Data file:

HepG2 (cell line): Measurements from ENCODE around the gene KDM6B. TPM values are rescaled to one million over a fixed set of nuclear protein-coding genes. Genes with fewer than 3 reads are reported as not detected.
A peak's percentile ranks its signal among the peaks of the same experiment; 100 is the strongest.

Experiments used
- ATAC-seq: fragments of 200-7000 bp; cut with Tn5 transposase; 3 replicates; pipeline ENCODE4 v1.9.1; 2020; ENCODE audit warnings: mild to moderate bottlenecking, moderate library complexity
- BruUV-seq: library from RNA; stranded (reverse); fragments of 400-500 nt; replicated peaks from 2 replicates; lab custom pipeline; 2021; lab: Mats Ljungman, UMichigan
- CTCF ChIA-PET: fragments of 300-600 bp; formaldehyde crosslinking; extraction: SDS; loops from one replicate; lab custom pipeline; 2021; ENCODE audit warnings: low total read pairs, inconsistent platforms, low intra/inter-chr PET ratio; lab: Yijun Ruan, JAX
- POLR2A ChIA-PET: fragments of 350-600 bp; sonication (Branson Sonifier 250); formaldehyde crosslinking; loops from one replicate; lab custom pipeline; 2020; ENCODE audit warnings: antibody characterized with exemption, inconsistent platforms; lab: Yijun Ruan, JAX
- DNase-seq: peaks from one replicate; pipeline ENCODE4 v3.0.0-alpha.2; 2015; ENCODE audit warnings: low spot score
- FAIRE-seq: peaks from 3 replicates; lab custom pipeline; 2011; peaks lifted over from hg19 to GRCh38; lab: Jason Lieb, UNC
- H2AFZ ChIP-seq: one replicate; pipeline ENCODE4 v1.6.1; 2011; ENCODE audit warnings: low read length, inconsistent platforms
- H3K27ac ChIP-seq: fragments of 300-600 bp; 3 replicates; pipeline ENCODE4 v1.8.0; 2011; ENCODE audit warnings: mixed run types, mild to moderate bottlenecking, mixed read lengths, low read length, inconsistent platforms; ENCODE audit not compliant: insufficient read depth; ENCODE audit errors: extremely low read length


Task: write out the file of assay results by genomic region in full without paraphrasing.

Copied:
HepG2 (cell line): Measurements from ENCODE around the gene KDM6B. TPM values are rescaled to one million over a fixed set of nuclear protein-coding genes. Genes with fewer than 3 reads are reported as not detected.
A peak's percentile ranks its signal among the peaks of the same experiment; 100 is the strongest.

Experiments used
- ATAC-seq: fragments of 200-7000 bp; cut with Tn5 transposase; 3 replicates; pipeline ENCODE4 v1.9.1; 2020; ENCODE audit warnings: mild to moderate bottlenecking, moderate library complexity
- BruUV-seq: library from RNA; stranded (reverse); fragments of 400-500 nt; replicated peaks from 2 replicates; lab custom pipeline; 2021; lab: Mats Ljungman, UMichigan
- CTCF ChIA-PET: fragments of 300-600 bp; formaldehyde crosslinking; extraction: SDS; loops from one replicate; lab custom pipeline; 2021; ENCODE audit warnings: low total read pairs, inconsistent platforms, low intra/inter-chr PET ratio; lab: Yijun Ruan, JAX
- POLR2A ChIA-PET: fragments of 350-600 bp; sonication (Branson Sonifier 250); formaldehyde crosslinking; loops from one replicate; lab custom pipeline; 2020; ENCODE audit warnings: antibody characterized with exemption, inconsistent platforms; lab: Yijun Ruan, JAX
- DNase-seq: peaks from one replicate; pipeline ENCODE4 v3.0.0-alpha.2; 2015; ENCODE audit warnings: low spot score
- FAIRE-seq: peaks from 3 replicates; lab custom pipeline; 2011; peaks lifted over from hg19 to GRCh38; lab: Jason Lieb, UNC
- H2AFZ ChIP-seq: one replicate; pipeline ENCODE4 v1.6.1; 2011; ENCODE audit warnings: low read length, inconsistent platforms
- H3K27ac ChIP-seq: fragments of 300-600 bp; 3 replicates; pipeline ENCODE4 v1.8.0; 2011; ENCODE audit warnings: mixed run types, mild to moderate bottlenecking, mixed read lengths, low read length, inconsistent platforms; ENCODE audit not compliant: insufficient read depth; ENCODE audit errors: extremely low read length